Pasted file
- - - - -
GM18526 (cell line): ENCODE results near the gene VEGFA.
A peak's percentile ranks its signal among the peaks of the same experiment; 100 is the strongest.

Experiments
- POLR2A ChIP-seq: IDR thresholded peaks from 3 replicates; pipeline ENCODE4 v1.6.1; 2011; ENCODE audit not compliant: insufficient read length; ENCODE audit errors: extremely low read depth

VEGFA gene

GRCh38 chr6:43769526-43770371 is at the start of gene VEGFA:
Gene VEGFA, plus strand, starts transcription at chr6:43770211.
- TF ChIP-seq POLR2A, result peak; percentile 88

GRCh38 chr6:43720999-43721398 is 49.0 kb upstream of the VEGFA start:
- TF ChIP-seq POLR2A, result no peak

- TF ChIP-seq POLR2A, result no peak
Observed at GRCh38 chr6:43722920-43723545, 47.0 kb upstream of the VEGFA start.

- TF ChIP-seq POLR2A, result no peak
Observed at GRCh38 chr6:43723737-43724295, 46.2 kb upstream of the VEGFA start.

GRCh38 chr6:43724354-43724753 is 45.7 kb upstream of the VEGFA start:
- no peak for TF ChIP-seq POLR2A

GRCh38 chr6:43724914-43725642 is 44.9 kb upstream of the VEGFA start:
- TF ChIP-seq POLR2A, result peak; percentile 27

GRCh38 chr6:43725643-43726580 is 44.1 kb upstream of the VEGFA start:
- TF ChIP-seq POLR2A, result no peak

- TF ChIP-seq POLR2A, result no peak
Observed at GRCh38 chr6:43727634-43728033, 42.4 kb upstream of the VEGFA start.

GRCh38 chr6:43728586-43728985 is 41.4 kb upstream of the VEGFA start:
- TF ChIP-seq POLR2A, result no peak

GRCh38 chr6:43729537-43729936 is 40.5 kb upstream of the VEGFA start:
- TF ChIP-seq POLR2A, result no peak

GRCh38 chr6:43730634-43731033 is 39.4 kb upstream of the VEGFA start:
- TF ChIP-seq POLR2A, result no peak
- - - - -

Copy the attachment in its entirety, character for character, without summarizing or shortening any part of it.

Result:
GM18526 (cell line): ENCODE results near the gene VEGFA.
A peak's percentile ranks its signal among the peaks of the same experiment; 100 is the strongest.

Experiments
- POLR2A ChIP-seq: IDR thresholded peaks from 3 replicates; pipeline ENCODE4 v1.6.1; 2011; ENCODE audit not compliant: insufficient read length; ENCODE audit errors: extremely low read depth

VEGFA gene

GRCh38 chr6:43769526-43770371 is at the start of gene VEGFA:
Gene VEGFA, plus strand, starts transcription at chr6:43770211.
- TF ChIP-seq POLR2A, result peak; percentile 88

GRCh38 chr6:43720999-43721398 is 49.0 kb upstream of the VEGFA start:
- TF ChIP-seq POLR2A, result no peak

- TF ChIP-seq POLR2A, result no peak
Observed at GRCh38 chr6:43722920-43723545, 47.0 kb upstream of the VEGFA start.

- TF ChIP-seq POLR2A, result no peak
Observed at GRCh38 chr6:43723737-43724295, 46.2 kb upstream of the VEGFA start.

GRCh38 chr6:43724354-43724753 is 45.7 kb upstream of the VEGFA start:
- no peak for TF ChIP-seq POLR2A

GRCh38 chr6:43724914-43725642 is 44.9 kb upstream of the VEGFA start:
- TF ChIP-seq POLR2A, result peak; percentile 27

GRCh38 chr6:43725643-43726580 is 44.1 kb upstream of the VEGFA start:
- TF ChIP-seq POLR2A, result no peak

- TF ChIP-seq POLR2A, result no peak
Observed at GRCh38 chr6:43727634-43728033, 42.4 kb upstream of the VEGFA start.

GRCh38 chr6:43728586-43728985 is 41.4 kb upstream of the VEGFA start:
- TF ChIP-seq POLR2A, result no peak

GRCh38 chr6:43729537-43729936 is 40.5 kb upstream of the VEGFA start:
- TF ChIP-seq POLR2A, result no peak

GRCh38 chr6:43730634-43731033 is 39.4 kb upstream of the VEGFA start:
- TF ChIP-seq POLR2A, result no peak